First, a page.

Smith, Eric C. John Leland: A Jeffersonian Baptist in Early America. New York: Oxford University Press, 2022. 268 pp. Hardcover. ISBN 9780197606674.
Eric Smith earned his PhD from The Southern Baptist Theological Seminary in Louisville, KY. He serves as the Senior Pastor of Sharon Baptist Church in Savannah, TN and as an Associate Professor of Church History at Southern Seminary. Smith’s concentration is in early American Baptist history. He is the author of Order & Ardor: The Revival Spirituality of Oliver Hart and the Regular Baptists of Eighteenth-Century South Carolina (2018) and Oliver Hart and the Rise of Baptist America (2020). This biography of John Leland continues Smith’s focus on the development of Baptists in early America. This work on Leland is timely for Baptists and other Christians who continue to debate the role of the church and the state. The principles espoused by Leland and the lessons to be learned from him help contemporary Baptists navigate such rough terrain. This review seeks to provide a summary of Smith’s work on Leland as well as to engage the book showing the valuable insights to be drawn from such a pivotal figure in Baptist history.
The book contains an introduction followed by nine chapters. The introduction recounts the infamous “Mammoth Cheese” event in which John Leland’s congregation prepared a wheel of cheese that weighed 1,235 pounds to be delivered to President Thomas Jefferson. After presenting Jefferson with the gift, Leland was invited to preach before a joint session of Congress. A Congregationalist minister representing Massachusetts described Leland as “a poor ignorant, illiterate, clownish creature” and as the “cheesemonger” (2). By beginning with this anecdote, Smith shows how Leland’s affection for Jefferson, his embrace of Jeffersonian philosophy, and his engagement in politics shaped the trajectory of his life.
The book recounts Leland’s life mostly in chronological order, showing from an early age that Leland had an aversion to state-mandated religion. Smith shares the humorous story of a young John Leland running when it came his time to be sprinkled as a three-year-old (11). Leland’s family came from the establishment Congregationalist Church in Massachusetts with his father being a loyal member of the Standing Order. However, his mother came under the influence of the New Lights which were Congregationalists impacted by George Whitefield and the First Great Awakening (13). While Leland’s father continued to bring his children to the regular Sunday services of the Congregational Church, Leland’s mother’s New Light spirituality shaped and fashioned her young son (17). The influence of the New Lights not only drove Leland to experience the new birth in a powerful way but also to adopt Baptist principles. However, sensing an internal call to preach the gospel, Leland departed from the Baptist norms of traditional ordination. Leland saw no biblical warrant for such an act and began an itinerant ministry (31).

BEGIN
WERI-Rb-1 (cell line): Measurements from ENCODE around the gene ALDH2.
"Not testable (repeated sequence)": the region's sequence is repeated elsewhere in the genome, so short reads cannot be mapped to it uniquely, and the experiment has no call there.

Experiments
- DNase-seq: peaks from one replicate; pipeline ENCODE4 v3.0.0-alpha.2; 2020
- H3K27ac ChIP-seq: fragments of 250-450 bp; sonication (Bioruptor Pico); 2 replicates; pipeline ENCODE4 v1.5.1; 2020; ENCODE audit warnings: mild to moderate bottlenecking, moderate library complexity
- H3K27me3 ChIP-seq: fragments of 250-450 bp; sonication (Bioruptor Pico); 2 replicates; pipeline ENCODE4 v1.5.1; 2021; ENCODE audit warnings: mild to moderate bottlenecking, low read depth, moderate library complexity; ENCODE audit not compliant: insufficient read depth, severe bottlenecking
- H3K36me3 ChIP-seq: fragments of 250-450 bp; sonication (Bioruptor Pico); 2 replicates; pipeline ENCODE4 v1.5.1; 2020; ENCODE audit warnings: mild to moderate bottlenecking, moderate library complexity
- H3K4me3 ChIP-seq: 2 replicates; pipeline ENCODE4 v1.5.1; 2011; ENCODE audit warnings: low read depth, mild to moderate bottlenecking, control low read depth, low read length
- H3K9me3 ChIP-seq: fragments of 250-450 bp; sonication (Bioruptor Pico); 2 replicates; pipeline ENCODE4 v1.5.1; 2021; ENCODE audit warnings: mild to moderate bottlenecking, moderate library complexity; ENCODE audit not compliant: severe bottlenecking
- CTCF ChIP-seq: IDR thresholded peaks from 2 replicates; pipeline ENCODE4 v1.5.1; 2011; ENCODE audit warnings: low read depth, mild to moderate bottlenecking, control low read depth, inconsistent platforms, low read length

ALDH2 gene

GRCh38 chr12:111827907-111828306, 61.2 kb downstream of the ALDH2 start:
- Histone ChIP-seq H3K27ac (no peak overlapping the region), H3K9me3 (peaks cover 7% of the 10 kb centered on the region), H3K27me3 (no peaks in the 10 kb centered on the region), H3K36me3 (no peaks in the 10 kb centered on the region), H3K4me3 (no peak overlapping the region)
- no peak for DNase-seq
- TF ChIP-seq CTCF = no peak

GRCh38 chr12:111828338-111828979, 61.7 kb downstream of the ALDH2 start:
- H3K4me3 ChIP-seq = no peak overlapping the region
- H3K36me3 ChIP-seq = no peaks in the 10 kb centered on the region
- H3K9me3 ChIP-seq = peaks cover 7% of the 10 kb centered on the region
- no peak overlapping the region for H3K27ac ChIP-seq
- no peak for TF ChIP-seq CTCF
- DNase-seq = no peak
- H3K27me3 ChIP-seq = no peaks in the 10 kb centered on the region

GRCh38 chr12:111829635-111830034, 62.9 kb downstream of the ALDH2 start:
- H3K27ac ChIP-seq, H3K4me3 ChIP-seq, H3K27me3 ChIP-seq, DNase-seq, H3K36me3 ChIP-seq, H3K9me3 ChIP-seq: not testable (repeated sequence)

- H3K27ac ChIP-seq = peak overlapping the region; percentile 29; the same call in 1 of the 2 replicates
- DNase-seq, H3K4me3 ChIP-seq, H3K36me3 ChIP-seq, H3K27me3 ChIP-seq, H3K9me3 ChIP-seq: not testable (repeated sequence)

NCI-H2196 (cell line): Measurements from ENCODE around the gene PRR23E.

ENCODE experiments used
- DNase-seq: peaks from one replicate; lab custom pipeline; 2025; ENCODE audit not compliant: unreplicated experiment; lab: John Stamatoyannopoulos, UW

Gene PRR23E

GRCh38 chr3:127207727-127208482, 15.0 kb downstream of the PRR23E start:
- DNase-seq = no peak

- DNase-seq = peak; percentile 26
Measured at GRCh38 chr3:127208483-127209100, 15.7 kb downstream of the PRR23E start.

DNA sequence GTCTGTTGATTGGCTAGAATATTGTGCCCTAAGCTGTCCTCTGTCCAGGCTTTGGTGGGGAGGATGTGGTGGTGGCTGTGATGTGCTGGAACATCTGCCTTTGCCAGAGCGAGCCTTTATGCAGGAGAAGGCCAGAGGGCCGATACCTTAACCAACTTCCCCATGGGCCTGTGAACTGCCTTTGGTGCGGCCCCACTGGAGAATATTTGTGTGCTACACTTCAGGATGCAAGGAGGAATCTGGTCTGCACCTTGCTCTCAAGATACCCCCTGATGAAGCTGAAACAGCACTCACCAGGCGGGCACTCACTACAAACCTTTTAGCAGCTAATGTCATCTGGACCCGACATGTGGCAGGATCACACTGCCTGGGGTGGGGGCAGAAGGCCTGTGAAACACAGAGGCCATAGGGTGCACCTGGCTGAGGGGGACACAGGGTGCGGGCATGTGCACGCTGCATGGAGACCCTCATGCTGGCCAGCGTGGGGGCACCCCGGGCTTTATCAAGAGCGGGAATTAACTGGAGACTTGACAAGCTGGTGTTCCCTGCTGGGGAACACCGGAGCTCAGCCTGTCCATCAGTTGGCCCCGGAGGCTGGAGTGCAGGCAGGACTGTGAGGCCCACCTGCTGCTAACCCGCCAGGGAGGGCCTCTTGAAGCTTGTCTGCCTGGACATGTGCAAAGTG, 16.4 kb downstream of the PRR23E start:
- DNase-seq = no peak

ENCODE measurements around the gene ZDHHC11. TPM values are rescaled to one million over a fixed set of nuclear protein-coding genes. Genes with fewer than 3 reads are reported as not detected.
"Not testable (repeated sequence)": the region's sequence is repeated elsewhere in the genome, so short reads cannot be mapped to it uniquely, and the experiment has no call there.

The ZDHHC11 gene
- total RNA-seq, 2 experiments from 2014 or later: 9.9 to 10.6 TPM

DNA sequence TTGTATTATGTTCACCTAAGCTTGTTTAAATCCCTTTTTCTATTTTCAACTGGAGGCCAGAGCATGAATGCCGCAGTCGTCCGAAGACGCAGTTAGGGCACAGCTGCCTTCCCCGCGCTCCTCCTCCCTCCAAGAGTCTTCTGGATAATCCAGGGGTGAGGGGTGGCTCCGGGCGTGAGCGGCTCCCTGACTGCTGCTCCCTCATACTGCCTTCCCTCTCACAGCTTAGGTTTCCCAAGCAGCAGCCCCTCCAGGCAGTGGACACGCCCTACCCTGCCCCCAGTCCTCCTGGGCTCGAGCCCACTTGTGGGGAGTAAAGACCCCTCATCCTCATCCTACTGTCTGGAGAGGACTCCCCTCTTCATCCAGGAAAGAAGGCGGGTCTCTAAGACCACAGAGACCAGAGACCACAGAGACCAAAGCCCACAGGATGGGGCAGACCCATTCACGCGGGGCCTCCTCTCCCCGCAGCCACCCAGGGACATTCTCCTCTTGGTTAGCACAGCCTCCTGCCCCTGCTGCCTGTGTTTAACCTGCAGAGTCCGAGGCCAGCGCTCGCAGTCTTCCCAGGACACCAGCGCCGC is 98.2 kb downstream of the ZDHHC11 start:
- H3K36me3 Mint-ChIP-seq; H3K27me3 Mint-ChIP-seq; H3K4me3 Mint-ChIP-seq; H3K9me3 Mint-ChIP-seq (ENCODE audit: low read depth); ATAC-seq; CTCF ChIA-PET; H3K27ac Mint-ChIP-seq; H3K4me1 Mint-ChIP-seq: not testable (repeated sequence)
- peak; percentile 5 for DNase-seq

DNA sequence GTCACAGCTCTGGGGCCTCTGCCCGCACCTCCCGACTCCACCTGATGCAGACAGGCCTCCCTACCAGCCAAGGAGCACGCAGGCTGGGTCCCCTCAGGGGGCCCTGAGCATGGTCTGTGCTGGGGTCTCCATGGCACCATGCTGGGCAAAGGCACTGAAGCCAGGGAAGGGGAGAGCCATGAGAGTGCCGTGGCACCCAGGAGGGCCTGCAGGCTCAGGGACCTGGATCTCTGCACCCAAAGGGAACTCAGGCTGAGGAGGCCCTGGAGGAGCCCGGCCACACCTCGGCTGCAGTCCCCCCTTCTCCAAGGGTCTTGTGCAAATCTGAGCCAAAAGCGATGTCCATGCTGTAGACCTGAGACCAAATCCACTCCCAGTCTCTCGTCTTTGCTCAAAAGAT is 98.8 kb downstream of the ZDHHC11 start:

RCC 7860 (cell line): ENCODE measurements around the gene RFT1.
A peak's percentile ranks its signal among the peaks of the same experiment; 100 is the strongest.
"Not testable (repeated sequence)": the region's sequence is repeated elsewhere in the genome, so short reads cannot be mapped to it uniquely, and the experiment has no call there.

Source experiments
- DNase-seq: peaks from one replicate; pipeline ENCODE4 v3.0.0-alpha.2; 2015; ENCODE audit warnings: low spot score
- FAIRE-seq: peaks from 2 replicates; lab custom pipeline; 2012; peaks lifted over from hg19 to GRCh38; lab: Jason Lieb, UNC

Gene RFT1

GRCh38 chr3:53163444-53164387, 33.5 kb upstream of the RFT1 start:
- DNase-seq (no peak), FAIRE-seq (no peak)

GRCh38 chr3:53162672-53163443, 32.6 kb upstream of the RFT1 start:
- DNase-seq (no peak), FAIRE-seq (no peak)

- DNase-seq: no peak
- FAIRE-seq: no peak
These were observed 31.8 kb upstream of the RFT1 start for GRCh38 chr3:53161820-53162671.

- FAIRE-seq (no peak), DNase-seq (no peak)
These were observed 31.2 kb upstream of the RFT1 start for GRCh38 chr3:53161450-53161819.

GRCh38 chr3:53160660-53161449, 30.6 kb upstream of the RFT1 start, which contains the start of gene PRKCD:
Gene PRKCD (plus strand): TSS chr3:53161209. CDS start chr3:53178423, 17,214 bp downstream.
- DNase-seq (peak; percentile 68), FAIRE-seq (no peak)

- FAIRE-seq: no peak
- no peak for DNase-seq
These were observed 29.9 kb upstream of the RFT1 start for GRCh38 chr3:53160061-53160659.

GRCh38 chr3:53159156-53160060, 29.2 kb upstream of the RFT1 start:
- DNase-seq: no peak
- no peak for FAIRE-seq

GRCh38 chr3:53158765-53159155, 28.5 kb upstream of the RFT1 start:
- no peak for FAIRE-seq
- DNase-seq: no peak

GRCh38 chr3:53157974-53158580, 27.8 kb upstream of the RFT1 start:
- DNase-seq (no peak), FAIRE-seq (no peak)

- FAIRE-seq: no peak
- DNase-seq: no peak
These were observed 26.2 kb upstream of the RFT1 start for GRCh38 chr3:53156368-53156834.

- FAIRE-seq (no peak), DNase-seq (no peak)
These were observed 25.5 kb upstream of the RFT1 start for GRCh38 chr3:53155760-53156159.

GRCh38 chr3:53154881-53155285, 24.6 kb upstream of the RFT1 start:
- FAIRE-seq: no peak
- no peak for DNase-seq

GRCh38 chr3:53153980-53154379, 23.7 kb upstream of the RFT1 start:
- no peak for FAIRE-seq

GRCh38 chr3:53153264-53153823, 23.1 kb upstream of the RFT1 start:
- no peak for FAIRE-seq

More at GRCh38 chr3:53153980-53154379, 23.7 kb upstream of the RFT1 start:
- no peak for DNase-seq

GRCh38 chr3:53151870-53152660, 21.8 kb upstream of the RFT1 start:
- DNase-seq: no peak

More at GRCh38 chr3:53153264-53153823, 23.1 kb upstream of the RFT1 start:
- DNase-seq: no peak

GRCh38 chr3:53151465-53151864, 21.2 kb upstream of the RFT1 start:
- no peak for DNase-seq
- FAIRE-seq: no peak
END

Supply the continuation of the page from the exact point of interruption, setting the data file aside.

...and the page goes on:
Leland took this ministry to Virginia in 1776 and married his wife, Sally, the same year (35). Leland spent 15 years ministering in Virginia where he grew in admiration as a people’s preacher as he blended Baptist principles with those of Jeffersonian individualism that appealed to frontier populism. Leland served at two churches and baptized over seven hundred people (81). He quickly became aware of the abuses of the established Anglican church. This would set the course for much of Leland’s ministry in his fight against the blending of church and state. In order to foster cooperation among other local Baptists in the pursuit of religious liberty, Leland consented to ordination. Leland’s influence in Virginia politics even grew to the point that James Madison himself sought out Leland to secure his and the Baptists’ support of the new U.S. Constitution (78).
In 1791, Leland moved to Connecticut before settling in Cheshire, MA. For the next fifty years, Leland spent his energy laboring in preaching, advocating for the disestablishment of the church in New England, and supporting the Democratic Party of Jefferson, Madison, and Jackson. In fact, Leland became one of the most vocal supporters of the Jeffersonian-Jackson Party to the point that some bemoaned the way that politics seemed to animate his ministry (157). His commitment to the one political party led him astray on the issue of slavery, and his commitment to Jeffersonian individualism also left him with a malnourished ecclesiology. For instance, during his time at Cheshire, he simply refused to administer the Lord’s Supper. Leland’s actions caused a church split, and his church withdrew from their local association due to the matter. Leland’s response to the association revealed how ingrained individualism in an unhealthy way had distorted his view of the church (115).
Towards the end of his life, Leland found himself outside—and even antagonistic—to the mainstream of Baptist life. He opposed the formation of Baptist societies for missions and any other type of denominational activities. Smith points out that by the 1820s, the Baptists in New England had become more “mainstream” and “middle-class” than the “radical, dissenting sect” that Leland joined in 1770 (225). Leland bemoaned how the Baptist ministerial class became more and more like the establishmentarian ministers they had decried in previous decades. On July 4, 1840, Leland commented that the world had changed so much in the past sixty-five years that he felt as if it was no longer the same world (243). Leland died a few months later marking the end of a remarkable, paradoxical, and influential ministry that shaped Baptists in America for generations to come.